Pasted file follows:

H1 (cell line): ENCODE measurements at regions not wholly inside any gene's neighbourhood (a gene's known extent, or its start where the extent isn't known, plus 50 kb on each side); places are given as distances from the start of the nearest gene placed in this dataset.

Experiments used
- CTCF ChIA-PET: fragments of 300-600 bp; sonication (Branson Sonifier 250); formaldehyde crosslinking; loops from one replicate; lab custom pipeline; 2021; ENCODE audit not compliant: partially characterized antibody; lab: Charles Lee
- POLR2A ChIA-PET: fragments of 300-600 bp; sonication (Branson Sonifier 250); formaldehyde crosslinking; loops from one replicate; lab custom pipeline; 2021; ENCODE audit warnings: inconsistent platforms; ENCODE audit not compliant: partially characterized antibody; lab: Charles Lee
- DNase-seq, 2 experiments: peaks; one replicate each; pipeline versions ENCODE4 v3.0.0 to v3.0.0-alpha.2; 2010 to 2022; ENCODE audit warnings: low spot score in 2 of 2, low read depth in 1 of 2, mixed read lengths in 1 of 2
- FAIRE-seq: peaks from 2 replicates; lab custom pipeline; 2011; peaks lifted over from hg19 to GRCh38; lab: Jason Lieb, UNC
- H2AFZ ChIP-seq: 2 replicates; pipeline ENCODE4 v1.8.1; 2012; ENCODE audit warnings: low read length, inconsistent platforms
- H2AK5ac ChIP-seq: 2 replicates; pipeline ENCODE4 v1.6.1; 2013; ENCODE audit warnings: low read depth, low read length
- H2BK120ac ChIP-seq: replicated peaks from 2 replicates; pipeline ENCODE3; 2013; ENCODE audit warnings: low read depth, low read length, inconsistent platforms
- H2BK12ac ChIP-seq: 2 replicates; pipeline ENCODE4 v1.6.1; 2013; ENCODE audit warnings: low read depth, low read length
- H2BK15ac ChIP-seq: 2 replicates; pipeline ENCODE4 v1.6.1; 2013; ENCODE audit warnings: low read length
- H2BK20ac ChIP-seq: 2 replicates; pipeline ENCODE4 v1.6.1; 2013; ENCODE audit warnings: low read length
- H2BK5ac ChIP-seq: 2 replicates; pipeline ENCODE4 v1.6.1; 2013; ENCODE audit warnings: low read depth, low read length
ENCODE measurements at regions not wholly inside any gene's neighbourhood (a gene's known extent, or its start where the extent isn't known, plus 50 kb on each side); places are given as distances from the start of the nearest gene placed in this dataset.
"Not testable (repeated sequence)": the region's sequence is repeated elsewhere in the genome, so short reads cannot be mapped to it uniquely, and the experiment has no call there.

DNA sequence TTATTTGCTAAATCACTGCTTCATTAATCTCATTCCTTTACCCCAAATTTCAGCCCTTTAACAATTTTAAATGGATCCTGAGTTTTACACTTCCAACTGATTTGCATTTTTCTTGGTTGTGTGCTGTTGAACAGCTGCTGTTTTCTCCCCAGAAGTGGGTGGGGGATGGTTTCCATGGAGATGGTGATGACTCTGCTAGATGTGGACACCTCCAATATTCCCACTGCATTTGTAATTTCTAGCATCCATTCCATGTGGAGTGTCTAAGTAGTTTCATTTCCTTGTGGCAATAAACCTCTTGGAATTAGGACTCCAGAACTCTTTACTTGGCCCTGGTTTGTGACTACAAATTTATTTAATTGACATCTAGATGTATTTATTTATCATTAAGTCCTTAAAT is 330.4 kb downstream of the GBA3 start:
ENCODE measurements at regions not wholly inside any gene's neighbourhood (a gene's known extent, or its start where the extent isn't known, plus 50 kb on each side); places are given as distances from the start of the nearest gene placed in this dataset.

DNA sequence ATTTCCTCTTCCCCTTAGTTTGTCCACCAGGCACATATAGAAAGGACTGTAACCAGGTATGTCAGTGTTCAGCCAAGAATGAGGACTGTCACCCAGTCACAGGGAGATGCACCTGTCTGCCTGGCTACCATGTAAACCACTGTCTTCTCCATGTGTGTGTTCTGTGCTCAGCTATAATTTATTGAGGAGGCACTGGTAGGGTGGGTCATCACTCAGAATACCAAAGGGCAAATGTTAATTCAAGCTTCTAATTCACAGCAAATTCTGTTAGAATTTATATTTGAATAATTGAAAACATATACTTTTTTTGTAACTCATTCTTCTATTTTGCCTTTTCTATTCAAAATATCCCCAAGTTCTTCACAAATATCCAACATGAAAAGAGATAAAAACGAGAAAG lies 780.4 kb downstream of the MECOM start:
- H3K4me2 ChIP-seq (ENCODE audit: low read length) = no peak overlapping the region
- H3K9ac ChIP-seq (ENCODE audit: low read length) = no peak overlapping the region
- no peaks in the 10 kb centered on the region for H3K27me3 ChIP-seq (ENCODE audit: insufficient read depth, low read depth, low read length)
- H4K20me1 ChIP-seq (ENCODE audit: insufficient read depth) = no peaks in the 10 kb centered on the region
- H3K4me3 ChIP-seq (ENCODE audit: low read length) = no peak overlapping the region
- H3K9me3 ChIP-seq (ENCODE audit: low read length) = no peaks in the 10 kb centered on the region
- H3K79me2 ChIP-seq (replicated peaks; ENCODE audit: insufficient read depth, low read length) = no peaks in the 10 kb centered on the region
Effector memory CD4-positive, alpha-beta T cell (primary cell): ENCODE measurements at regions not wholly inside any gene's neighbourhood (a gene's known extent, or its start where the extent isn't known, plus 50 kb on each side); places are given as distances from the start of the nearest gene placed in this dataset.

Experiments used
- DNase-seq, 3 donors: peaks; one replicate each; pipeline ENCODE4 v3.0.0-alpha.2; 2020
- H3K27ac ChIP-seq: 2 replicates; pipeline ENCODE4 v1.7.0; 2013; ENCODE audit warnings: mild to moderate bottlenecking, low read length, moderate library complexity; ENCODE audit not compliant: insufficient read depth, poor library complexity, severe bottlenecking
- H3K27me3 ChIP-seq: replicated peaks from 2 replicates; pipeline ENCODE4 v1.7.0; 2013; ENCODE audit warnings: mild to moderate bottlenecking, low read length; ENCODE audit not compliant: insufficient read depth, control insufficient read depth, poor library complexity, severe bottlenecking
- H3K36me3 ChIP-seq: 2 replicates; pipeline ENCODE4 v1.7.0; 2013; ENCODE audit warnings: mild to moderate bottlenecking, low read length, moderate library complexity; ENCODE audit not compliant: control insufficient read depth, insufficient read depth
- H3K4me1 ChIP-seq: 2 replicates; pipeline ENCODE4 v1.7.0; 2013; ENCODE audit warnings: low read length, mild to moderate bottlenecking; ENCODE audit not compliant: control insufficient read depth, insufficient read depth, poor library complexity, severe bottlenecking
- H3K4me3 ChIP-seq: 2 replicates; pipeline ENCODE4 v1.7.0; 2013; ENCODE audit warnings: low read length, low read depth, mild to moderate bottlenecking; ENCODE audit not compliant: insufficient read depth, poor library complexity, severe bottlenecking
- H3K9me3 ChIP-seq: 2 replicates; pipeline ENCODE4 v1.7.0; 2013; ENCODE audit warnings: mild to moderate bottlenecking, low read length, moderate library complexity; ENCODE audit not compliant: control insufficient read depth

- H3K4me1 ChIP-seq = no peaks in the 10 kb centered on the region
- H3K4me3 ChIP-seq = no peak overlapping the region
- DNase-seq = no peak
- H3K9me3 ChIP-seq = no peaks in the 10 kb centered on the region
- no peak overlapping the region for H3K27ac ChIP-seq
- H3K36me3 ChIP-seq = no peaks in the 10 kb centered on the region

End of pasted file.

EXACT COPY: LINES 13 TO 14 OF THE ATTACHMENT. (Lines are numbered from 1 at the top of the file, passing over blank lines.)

- H2BK5ac ChIP-seq: 2 replicates; pipeline ENCODE4 v1.6.1; 2013; ENCODE audit warnings: low read depth, low read length
ENCODE measurements at regions not wholly inside any gene's neighbourhood (a gene's known extent, or its start where the extent isn't known, plus 50 kb on each side); places are given as distances from the start of the nearest gene placed in this dataset.